Some people believe it to be just a myth, but the Guinness Book of Records has the stuffed whole camel listed as the largest single food item on any menu, and there are even a few photos of Bedouins feasting on it doing the rounds on the internet. The official name of this traditional Bedouin dish is unknown, but most people refer to it as a “Camel Turducken”.

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As you might expect, cooking this particular menu item is no easy culinary act. So, given that it’s hard to get an invitation to such events as dinner parties with a Sheik, where it is occasionally served, and the relative difficulty and expense of preparing the thing, it’s not surprising that, for a long time, whether such a menu item was actually ever prepared was a controversial topic of discussion among foodies of the world, despite it being in the Guinness Book of World Records.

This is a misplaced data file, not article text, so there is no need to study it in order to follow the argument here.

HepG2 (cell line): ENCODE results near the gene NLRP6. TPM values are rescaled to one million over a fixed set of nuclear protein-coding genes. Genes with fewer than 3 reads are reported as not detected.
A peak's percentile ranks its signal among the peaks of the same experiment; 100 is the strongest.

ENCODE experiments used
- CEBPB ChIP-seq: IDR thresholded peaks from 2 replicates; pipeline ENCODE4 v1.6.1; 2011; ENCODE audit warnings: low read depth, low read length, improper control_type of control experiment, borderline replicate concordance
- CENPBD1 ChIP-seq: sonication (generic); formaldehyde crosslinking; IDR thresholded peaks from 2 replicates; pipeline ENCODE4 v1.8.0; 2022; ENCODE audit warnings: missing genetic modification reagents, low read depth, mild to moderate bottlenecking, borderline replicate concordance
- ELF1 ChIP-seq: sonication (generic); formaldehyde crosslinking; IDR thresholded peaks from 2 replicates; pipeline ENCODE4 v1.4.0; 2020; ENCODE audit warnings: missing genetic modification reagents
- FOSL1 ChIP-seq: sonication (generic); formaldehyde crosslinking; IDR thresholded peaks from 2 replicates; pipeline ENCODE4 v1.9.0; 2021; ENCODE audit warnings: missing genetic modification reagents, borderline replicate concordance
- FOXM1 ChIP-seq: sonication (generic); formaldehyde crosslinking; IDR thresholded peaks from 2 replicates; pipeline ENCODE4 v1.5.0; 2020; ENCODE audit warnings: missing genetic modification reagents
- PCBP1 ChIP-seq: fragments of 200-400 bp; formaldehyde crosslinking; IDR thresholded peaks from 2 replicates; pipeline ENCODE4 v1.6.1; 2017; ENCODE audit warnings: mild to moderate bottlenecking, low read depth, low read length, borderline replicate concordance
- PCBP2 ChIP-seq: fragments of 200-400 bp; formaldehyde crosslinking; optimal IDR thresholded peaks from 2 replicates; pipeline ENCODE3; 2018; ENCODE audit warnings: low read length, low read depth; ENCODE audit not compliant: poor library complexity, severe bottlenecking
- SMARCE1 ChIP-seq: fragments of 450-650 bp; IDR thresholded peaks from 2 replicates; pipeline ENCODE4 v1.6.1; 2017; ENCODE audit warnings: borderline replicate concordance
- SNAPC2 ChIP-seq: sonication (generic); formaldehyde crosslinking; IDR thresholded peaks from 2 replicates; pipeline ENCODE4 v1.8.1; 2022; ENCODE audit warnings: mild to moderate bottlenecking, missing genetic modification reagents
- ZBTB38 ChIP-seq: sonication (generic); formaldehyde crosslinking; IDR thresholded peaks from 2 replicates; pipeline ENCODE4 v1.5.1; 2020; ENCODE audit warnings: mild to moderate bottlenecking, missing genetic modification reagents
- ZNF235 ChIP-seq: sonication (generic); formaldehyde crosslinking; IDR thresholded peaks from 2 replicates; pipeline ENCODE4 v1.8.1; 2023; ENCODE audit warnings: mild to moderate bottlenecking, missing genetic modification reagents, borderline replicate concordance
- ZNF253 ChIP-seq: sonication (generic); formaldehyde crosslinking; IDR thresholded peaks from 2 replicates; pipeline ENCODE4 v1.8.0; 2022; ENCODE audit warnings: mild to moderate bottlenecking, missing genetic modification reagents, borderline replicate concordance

One of the most popular variations of this dish is in the cookbook ‘International Cuisine’, 1983. This particular version of the recipe says you first skin, trim and clean a medium-sized camel, lamb, and chickens and boil them until tender (one wonders where you get a pot big enough to boil a whole camel).

Precook the stuffing: peel hard boiled eggs, cook fluffy rice and mix it with fried nuts. This stuffing goes into chickens which together with more rice go into a lamb.

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Finally, the whole camel should be stuffed with the stuffed lamb and even more rice, wrapped in palm leaves and broiled until brown over large charcoal pit 3 feet in depth and served with rice. It takes about 20 to 24 hours to cook the stuffed camel and it can feed as many as 80 people.

The camel is then served on a silver platter and the wedding guests attack it with knives or their bare hands, leaving only the clean bones.

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